How do you design products that will please today’s aspirational and demanding 50-plus audience – and make them part with their money? Scott Billings addresses the issue on the eve of household appliance fair Domotechnica in Cologne
Old people are younger than they used to be. It’s oxymoronic, of course, but this little aphorism sums up how a generational shift has formed a 50-plus demographic with a much keener sense of design and aspiration than the one before it. Today’s older people are astute, discerning and demanding consumers of products and services, with huge combined purchasing power.
Although it’s not news that populations are aging and the over-50s have money to spend, domestic appliance manufacturers have been slow, or unwilling, to take older consumers’ needs into account when designing mainstream products. Instead, this group is often tackled separately, if at all, through specialist, targeted products tightly focused on specific disabilities. To convince manufacturers of the great commercial opportunities of inclusive design, a symposium at this year’s Domotechnica – the household appliance trade fair – will concentrate two days of debate on the 50-plus market.
‘We’re not talking about producing products for handicapped or very elderly people specifically, but better design for everybody,’ says Martina Koepp, managing director of the German Society for Gerontological Technology and a speaker at Symposium 50+. ‘Manufacturers’ interest in inclusive design is rising – as it has to. This is a very interesting group; they’ve been consumers throughout their lives, have high buying power, a large share of real estate and a willingness to invest in the quality of their environment and products.’
As we age our faculties deteriorate. But unlike previous generations of older people, who, recalling a time before the welfare state, were often happy with any help or attention they received, today’s 50-plus consumer is accustomed to great choice and is unlikely to buy products focused on age or ability. ‘Older people don’t want to be targeted or stigmatised; they want to be part of a continuum,’ says Rama Gheerawo, a research fellow at the Helen Hamlyn Research Centre, home of inclusive design at the Royal College of Art. ‘We design with aspirations in mind as much as disabilities. We also talk about a multigenerational approach, especially in the household, where up to four generations might live together.’
HHRC graduates worked with BT to develop a concept telephone that connects the ‘digitally excluded’ (typically older people) to broadband, without a computer. The double-sided Two Tone phone acts as a normal cordless phone on one side and a Voice Over Internet Protocol phone on the other. The VoIP mode has no screen, but six large buttons on which users can write the names of their contacts. These buttons turn orange if the person is on-line and available and flash if they call. The phone also connects to a television to allow video calls via the TV screen.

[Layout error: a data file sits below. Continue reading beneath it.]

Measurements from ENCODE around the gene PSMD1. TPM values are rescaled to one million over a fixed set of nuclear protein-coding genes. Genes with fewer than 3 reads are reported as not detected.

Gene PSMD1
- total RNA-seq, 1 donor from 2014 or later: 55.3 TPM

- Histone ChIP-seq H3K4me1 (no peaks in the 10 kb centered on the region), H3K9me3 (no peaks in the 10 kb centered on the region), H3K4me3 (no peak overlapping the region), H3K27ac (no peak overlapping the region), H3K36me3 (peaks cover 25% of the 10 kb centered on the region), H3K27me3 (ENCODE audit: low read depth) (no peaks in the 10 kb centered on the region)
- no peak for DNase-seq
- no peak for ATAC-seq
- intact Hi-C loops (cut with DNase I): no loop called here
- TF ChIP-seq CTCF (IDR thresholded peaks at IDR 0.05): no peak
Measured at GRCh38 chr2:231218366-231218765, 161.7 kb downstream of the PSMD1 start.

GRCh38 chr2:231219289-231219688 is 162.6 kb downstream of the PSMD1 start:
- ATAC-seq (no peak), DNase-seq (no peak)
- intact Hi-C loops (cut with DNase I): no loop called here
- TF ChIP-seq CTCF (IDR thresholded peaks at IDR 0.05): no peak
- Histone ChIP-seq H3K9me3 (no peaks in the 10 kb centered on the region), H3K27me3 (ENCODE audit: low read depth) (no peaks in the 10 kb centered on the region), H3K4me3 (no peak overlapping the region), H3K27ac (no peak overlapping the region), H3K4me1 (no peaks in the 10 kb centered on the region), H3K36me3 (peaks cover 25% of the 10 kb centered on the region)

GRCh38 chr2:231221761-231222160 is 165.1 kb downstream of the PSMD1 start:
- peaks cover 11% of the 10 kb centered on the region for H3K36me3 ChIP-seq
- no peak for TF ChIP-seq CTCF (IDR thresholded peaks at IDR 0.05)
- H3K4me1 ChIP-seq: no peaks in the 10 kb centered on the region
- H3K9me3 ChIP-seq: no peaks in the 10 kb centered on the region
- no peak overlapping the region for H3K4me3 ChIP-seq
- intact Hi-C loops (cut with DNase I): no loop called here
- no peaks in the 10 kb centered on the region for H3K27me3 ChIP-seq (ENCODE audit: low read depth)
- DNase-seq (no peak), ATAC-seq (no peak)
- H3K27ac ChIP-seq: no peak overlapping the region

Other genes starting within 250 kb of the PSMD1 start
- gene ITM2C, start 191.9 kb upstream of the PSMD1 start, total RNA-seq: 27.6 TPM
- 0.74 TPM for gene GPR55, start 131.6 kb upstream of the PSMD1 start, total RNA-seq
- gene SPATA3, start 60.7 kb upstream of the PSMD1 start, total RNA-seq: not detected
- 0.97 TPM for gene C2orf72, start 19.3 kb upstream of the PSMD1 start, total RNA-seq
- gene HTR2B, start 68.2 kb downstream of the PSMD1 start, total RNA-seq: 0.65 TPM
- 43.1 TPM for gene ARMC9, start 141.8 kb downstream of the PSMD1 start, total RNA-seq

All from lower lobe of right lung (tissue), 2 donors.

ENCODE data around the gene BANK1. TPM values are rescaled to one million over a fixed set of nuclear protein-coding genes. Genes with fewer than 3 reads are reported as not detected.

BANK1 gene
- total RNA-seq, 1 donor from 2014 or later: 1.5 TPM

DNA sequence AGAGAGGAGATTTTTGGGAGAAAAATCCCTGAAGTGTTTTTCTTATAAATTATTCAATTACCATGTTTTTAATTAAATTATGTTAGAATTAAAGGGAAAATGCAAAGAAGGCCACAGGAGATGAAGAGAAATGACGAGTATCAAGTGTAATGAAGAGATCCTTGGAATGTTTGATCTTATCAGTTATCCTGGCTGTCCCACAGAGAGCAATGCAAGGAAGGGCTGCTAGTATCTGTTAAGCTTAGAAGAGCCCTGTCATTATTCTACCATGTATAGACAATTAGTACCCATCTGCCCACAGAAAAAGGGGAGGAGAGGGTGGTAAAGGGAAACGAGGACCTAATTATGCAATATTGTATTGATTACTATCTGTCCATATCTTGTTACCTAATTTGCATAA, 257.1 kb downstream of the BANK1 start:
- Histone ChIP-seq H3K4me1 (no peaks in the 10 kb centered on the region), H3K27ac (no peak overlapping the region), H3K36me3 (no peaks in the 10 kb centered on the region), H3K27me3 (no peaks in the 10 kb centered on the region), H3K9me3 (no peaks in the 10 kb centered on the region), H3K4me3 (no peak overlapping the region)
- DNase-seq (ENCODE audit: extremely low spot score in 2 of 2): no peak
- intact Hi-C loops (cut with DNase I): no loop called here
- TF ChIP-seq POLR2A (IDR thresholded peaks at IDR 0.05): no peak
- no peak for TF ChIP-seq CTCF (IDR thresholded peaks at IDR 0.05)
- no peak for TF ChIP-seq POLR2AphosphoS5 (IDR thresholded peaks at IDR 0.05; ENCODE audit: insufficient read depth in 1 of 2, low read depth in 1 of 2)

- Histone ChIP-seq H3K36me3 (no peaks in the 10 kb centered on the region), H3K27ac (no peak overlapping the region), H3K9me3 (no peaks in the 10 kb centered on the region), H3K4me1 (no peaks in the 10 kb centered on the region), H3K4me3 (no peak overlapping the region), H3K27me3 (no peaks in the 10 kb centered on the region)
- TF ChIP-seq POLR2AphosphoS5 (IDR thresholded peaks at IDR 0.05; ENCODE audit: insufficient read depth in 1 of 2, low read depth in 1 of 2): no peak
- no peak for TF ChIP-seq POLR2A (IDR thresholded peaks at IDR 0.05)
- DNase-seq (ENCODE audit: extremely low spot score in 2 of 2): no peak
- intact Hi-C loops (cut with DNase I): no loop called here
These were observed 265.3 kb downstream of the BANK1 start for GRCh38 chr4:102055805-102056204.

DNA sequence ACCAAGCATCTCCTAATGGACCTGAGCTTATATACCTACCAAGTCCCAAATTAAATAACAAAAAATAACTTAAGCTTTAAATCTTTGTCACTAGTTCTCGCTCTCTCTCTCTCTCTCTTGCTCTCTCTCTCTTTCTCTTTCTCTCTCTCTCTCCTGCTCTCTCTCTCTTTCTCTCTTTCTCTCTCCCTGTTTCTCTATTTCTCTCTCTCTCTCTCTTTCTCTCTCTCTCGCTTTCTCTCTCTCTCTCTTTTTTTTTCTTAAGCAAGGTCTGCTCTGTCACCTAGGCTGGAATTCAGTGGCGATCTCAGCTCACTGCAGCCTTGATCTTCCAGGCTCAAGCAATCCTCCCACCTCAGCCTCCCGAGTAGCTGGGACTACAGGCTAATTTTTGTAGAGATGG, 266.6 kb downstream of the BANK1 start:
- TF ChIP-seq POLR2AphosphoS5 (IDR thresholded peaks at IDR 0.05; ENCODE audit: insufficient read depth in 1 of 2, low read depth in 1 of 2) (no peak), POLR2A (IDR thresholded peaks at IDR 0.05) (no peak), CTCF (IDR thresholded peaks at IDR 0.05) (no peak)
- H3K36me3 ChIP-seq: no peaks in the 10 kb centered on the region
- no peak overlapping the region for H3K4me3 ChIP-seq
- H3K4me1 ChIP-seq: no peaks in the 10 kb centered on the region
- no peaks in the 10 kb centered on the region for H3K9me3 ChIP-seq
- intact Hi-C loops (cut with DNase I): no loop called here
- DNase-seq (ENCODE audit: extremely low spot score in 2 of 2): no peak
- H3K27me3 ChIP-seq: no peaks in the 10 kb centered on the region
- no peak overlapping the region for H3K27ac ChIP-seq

‘Mostly, inclusive design ideas come from research rather than commercial projects, but the area is becoming of greater interest to commercial parties and is slowly creeping into design briefs, especially from Japan,’ says Mike Woods, creative director at product design consultancy Tangerine and the host of an inclusive design workshop at the Nikkei Design Innovation Forum in Japan last year. Andy Davey, founder of TKO Design, also cites Japan. ‘It is at the centre of usability issues due to the substantial aging population. Olympus, for instance, is always trying to create imaging products – such as digital cameras – that are less complex,’ he says.
But attention also needs to turn to more quotidian domestic appliances, says Alison Wright, managing director of Easy Living Home, a consultancy specialising in inclusive design for the home. She believes there’s still a long way to go before domestic products start to meet inclusive design principles. ‘Very few manufacturers consider an inclusive design process and very few even realise it’s an aging market,’ she says. Even products that do address universal issues often do so coincidentally, as a result of ‘funky’ or aspirational designs, adds Wright.
Zanussi and Siemens, for example, have each developed a fridge in which all the drawers slide out, allowing access to the very back of the shelf. ‘This is useful to everyone, but one wheelchair user was especially delighted because he couldn’t normally bend any lower to see inside,’ says Wright. And a Siemens worktop hob aligns the plates side by side rather than in a square, so users need not lean across steaming pans or bend under an extractor to reach to the back. ‘But even here they’ve missed the final 5 per cent because the hob controls are low-contrast and hard to read,’ observes Wright.
Screen displays are a black spot for many people. Poor contrast, small type and narrow angles of view all blight easy use, especially for those with poor sight. Woods recalls the long-standing joke that nobody can ever successfully programme a video recorder – complex menus, tiny buttons and a requirement to get down on your hands and knees do not make for a user-friendly experience. Tangerine designed the Sky Plus set-top box, which saw off such problems with its one-button record. Although a hi-tech gadget, Sky Plus is easier for everyone, but it’s especially beneficial to older people living alone who are unable to programme a VCR, notes Woods.
‘There’s nothing special about these well-designed products. They’re good for handicapped people, good for children, good for everybody,’ says Koepp.
Domotechnica runs from 18-21 February in Cologne, Germany